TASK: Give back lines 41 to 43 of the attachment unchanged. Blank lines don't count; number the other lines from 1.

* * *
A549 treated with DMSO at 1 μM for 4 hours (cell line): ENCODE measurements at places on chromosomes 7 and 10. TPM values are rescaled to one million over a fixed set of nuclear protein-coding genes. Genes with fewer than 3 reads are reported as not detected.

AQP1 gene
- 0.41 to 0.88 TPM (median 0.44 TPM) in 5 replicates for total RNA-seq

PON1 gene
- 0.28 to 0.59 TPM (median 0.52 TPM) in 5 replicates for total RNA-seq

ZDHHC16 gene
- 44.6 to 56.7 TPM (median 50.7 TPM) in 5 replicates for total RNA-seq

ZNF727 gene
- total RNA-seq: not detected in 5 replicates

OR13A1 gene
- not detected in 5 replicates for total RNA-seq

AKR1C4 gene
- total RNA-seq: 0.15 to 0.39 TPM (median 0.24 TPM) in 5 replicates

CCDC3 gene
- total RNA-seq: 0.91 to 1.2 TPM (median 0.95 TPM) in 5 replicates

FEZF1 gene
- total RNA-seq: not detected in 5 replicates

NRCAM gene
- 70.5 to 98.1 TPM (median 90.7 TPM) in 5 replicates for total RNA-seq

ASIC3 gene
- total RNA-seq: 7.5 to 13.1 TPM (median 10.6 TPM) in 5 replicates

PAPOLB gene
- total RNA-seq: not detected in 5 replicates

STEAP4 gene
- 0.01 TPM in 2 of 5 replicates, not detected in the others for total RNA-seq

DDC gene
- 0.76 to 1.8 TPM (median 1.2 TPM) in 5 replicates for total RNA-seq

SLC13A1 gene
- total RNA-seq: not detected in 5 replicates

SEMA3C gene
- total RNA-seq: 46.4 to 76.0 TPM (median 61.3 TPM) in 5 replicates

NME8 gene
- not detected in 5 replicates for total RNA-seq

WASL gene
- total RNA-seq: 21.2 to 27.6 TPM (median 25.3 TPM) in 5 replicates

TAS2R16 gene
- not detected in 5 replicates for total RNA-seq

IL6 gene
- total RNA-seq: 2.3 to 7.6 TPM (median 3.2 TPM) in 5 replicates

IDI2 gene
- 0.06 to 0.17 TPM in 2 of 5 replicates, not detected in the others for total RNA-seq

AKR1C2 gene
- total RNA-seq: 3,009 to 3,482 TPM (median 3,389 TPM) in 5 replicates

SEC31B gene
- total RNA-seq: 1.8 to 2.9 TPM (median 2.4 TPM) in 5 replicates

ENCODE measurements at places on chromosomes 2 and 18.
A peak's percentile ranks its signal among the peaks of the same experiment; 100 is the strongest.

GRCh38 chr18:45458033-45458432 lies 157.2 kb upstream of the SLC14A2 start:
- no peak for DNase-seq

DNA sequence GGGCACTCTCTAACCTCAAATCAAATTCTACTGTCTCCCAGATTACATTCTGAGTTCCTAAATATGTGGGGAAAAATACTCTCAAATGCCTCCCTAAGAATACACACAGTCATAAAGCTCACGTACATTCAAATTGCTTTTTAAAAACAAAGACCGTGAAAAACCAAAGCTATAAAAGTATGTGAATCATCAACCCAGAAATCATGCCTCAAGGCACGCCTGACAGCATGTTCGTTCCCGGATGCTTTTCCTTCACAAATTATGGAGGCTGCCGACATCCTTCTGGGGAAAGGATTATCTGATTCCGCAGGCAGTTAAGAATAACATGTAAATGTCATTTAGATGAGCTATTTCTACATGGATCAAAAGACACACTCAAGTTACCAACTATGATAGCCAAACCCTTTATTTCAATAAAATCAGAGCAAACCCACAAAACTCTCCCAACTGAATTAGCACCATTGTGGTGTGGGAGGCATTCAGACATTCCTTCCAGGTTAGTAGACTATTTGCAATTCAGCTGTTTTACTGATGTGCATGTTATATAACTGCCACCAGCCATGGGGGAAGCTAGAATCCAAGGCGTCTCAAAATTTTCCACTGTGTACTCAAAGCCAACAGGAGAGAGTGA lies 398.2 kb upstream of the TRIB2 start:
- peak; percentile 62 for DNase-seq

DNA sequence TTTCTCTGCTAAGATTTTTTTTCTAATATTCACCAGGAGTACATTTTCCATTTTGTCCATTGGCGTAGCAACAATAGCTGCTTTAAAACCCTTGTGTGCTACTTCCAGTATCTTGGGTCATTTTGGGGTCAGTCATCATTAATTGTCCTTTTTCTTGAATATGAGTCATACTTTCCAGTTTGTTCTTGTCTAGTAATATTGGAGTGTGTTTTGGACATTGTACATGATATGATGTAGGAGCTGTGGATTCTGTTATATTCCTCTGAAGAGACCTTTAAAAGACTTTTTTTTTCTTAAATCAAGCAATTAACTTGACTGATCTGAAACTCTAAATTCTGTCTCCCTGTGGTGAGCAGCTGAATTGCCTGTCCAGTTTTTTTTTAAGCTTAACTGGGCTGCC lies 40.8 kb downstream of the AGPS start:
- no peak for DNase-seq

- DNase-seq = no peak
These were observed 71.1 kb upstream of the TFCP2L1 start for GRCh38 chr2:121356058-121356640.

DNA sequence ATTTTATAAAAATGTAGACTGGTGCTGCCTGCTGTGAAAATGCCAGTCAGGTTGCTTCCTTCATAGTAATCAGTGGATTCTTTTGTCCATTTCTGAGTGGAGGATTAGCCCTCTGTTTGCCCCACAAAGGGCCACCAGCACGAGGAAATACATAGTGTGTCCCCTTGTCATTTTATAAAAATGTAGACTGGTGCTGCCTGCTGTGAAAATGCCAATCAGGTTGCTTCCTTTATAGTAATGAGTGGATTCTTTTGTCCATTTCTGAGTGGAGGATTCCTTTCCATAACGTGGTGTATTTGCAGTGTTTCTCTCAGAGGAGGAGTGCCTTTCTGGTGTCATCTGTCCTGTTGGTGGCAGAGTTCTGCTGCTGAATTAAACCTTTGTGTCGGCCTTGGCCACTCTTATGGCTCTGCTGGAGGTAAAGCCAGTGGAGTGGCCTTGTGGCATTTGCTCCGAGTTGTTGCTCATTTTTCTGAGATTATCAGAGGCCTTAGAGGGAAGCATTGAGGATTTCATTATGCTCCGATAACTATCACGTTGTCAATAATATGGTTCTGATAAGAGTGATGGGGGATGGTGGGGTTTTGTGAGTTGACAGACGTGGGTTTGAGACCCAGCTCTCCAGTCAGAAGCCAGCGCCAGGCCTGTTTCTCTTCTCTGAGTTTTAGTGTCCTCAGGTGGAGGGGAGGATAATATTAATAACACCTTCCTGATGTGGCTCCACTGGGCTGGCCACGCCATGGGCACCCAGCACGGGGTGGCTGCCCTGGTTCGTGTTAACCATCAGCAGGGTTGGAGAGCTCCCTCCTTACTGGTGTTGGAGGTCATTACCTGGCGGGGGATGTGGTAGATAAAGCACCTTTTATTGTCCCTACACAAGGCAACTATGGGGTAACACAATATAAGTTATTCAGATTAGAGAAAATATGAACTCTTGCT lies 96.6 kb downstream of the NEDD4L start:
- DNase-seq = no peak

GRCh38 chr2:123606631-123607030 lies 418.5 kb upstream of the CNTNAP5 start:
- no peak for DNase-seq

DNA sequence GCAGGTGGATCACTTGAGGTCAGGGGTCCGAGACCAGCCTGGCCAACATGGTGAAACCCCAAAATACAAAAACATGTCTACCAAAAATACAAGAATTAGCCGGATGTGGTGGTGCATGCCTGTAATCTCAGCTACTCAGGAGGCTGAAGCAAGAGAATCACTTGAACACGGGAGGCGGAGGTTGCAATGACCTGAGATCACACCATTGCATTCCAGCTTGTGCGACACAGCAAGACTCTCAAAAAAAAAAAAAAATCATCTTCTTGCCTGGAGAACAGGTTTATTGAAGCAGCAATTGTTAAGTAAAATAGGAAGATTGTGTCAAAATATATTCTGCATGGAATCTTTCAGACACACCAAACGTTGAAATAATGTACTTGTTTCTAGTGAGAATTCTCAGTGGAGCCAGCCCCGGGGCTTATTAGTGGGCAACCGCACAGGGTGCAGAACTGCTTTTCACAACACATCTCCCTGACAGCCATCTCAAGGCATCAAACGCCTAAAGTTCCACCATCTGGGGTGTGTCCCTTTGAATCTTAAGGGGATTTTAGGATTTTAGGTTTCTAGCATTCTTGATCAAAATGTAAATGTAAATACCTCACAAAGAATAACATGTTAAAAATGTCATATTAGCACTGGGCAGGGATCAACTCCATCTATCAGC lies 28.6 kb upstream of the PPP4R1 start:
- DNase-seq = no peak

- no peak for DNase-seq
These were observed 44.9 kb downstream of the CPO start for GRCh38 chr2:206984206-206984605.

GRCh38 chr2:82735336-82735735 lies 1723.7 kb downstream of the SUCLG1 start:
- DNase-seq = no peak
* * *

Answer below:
- 0.06 to 0.17 TPM in 2 of 5 replicates, not detected in the others for total RNA-seq

AKR1C2 gene
- total RNA-seq: 3,009 to 3,482 TPM (median 3,389 TPM) in 5 replicates